Brought to you by Newscorp Australia

A 10-year-old boy raised $1 million for drought relief in five weeks

Sam Duncan and Stephen Fitzpatrick, September 12, 2018 7:00PM The Australian

Print Article

The drought-affected property of Bill and Lyn Guest near Narrabri, New South Wales. Picture: Dylan Robinson media_cameraThe drought-affected property of Bill and Lyn Guest near Narrabri, New South Wales. Picture: Dylan Robinson

humanities

Reading level: green

A fundraising* campaign* started by a 10-year-old boy who thought more should be done to help drought-affected farmers has raised more than $1 million in less than five weeks.

Jack Berne, a Year 4 student from Sydney’s northern beaches, launched the Fiver for a Farmer campaign early last month with an initial* fundraising goal of $20,000, which it reached in 48 hours.

Jack said it was the dry land, animals and sad children he’d seen in a video at school that had made him want to do something.

“I just really felt like they needed our help,” he said.

“I saw kids skipping out* on school that were my age and I went home to Mum and said that we need to do more.’’

Jack Berne with calves at Wendy Smallwood’s property in Terry Hills, NSW. Picture: Adam Yip media_cameraJack Berne with calves at Wendy Smallwood’s property in Terry Hills, NSW. Picture: Adam Yip

The money raised will help fund* two charities: Rural Aid and Drought Angels.

Jack’s mother, Prue Berne, said all the funds would make it to the charities because “there have been no admin* costs, it’s all been run by a bunch of mums”.

Drought Angels spokes­woman Natasha Johnston said the charity would receive the first transfer of funds next week.

Ms Johnston said up to $1500 would be immediately available to families, and could also be used to pay bills such as electricity or rates*. More assistance may be possible.

Ms Berne said her son had “captured the heart of the ­nation”.

“It’s touched people on all different levels because it’s made them realise that, actually, everyone can afford $5, so let’s make a difference,” she said.

There was some rain in Australia’s southeast in the past week but dry and warm weather is predicted to continue in drought-affected areas.

Sheep and cattle have run out of grass to eat in drought areas and farmers are spending a lot of money buying hay or relying on donations, such as this truckload of hay from Brisbane Bunya Lions Club. Picture: supplied media_cameraSheep and cattle have run out of grass to eat in drought areas and farmers are spending a lot of money buying hay or relying on donations, such as this truckload of hay from Brisbane Bunya Lions Club. Picture: supplied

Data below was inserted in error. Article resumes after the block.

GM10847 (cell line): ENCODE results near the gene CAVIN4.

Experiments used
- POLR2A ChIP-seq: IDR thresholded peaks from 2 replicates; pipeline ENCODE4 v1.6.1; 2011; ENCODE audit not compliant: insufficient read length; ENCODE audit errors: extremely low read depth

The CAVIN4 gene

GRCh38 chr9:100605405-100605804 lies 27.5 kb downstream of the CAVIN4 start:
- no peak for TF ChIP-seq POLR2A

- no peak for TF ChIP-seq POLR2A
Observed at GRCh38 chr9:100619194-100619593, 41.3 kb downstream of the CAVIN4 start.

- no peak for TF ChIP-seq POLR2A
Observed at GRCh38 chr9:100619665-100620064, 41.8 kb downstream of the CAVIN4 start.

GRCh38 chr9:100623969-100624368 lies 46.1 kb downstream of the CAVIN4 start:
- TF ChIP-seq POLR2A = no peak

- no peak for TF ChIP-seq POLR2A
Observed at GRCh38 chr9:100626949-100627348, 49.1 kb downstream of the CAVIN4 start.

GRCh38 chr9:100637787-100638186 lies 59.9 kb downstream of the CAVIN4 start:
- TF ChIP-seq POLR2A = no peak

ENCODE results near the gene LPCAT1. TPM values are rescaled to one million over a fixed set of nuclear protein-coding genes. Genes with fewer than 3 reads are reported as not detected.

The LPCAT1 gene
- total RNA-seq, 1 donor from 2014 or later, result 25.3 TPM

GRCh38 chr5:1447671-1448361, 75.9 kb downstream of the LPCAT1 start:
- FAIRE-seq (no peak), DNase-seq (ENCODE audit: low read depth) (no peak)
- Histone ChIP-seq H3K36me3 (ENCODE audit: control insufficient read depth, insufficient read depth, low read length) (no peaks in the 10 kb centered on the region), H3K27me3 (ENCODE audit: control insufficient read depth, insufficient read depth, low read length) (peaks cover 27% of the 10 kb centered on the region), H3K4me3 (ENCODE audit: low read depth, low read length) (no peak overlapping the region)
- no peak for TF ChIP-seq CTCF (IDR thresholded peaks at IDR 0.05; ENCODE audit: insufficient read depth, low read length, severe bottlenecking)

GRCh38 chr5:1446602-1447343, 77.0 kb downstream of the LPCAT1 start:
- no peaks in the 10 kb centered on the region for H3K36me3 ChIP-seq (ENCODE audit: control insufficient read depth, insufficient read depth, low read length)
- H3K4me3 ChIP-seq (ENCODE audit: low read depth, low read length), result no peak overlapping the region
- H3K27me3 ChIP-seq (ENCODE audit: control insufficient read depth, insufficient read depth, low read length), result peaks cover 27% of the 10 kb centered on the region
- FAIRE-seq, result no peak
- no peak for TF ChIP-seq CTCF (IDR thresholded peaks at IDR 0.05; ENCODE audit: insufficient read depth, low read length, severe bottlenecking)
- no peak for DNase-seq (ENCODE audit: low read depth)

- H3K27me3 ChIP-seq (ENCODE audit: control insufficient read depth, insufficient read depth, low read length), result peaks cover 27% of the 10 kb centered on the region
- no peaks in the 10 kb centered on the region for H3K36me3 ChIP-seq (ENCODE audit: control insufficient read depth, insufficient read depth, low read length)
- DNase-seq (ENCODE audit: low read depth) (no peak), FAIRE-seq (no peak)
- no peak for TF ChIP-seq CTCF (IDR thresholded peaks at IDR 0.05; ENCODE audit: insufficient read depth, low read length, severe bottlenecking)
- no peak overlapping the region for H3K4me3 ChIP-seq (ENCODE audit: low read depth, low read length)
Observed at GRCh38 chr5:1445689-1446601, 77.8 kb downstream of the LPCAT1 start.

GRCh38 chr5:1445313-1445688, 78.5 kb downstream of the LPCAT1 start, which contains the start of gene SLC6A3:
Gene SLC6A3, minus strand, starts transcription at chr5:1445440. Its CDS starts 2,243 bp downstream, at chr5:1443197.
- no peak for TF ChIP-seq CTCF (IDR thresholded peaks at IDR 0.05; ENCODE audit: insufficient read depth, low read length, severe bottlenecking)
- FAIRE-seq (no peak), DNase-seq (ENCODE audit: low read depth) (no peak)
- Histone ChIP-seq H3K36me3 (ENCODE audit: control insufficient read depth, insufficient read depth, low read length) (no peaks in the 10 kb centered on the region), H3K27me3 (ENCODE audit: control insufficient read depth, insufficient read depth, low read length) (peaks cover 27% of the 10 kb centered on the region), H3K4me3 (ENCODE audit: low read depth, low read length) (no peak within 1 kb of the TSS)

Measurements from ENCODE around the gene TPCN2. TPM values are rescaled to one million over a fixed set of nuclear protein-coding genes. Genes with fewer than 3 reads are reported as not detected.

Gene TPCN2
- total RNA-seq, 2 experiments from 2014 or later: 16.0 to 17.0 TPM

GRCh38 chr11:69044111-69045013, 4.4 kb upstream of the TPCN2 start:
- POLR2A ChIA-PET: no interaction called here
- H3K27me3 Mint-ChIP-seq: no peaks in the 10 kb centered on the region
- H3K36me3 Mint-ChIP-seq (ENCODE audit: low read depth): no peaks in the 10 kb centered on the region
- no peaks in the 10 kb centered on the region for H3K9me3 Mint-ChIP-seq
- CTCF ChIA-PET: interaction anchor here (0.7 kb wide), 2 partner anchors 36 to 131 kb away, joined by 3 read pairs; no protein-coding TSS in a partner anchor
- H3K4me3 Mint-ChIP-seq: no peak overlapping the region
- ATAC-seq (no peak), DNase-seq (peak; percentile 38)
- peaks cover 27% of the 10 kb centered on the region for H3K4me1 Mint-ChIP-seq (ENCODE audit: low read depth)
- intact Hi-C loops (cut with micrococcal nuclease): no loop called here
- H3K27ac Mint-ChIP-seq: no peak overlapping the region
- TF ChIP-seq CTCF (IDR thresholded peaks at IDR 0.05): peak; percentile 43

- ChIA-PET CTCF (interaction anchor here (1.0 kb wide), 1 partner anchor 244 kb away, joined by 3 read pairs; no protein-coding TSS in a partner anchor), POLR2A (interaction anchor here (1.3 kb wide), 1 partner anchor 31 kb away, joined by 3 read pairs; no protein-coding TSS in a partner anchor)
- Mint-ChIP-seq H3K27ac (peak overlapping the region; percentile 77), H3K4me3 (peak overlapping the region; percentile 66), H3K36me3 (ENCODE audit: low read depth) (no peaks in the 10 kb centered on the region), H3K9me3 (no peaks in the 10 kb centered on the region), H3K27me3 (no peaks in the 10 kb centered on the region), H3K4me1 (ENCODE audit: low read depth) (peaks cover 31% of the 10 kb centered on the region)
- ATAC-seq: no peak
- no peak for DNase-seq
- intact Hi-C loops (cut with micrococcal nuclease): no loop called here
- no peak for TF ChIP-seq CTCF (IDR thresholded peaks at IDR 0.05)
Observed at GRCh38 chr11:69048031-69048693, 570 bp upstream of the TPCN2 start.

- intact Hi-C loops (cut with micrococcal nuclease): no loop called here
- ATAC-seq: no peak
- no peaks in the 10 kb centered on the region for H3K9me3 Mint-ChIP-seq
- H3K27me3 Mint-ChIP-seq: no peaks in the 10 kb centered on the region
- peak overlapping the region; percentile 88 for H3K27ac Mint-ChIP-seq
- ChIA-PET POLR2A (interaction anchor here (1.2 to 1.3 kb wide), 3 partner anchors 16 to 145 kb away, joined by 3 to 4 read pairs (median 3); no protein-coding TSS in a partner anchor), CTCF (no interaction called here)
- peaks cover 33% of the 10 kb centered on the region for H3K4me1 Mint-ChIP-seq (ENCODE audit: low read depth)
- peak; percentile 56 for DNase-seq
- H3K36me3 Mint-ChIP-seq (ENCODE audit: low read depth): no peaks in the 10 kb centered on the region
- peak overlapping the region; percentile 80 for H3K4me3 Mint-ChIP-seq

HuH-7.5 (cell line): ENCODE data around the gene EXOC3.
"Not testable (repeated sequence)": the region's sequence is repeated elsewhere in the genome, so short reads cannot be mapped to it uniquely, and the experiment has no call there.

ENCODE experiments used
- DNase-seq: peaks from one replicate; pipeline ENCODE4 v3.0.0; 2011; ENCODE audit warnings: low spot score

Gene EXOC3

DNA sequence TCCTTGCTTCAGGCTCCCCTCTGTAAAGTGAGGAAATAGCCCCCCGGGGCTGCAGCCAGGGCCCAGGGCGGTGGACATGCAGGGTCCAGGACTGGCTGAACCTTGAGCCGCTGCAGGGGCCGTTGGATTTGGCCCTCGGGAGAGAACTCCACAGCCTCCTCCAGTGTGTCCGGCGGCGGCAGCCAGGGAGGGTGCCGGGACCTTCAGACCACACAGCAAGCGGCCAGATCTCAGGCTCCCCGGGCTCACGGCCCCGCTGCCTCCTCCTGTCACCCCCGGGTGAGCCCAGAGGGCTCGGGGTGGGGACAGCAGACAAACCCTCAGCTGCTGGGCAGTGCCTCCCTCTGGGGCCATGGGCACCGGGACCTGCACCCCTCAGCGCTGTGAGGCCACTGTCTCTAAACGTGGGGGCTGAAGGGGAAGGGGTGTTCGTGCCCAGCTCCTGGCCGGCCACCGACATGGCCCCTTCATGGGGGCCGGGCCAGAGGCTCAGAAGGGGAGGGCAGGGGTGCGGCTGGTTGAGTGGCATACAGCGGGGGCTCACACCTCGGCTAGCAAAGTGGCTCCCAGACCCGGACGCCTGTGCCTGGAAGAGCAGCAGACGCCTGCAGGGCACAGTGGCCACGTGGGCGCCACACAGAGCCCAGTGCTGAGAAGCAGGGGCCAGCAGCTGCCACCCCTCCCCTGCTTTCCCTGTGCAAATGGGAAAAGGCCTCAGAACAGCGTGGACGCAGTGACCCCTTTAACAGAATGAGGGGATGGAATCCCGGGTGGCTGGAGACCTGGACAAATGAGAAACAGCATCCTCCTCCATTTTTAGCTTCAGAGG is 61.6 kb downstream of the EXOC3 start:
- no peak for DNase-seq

EXTRA READING

Camels for Australian drought trial

Australians come to farmers’ rescue

Big dry hitting farmers hard

GLOSSARY

  • fundraising: collecting or making money to give to others
  • campaign: plan
  • initial: first
  • skipping out: not going
  • fund: pay for
  • admin: short for administration, or the costs of running a charity, such as postage, computers, paper and pens and paying staff
  • rates: council charges for owning a house or farm

LISTEN TO TODAY’S STORY

QUICK QUIZ

  1. What is Jack’s campaign called? Why?
  2. How much did he initially hope to raise?
  3. Which two charities will the money go to?
  4. Who is helping Jack? Are they being paid for their help?
  5. What has the campaign helped people realise?

CLASSROOM ACTIVITIES

1. Young Australian of the Year

Did you know that there is a Young Australian of the Year award? Write a report that explains why Jack should be nominated for this award.

Time: Allow 30 minutes
Curriculum Links: English, Civics and Citizenship

2. Extension: What is something you can do to help make a difference to people in your community who needs help? Brainstorm some ideas and choose one. Create a plan to make it happen. Design posters that will encourage other kids to get involved.

Time: Allow 30 minutes
Curriculum Links: Civics and Citizenship

VCOP ACTIVITY

After reading the article, with a partner, highlight as many pieces of punctuation as you can find in green. Discuss how these are being used, where and how often. What level of the punctuation pyramid is the journalist using in this article?

Extra Reading in humanities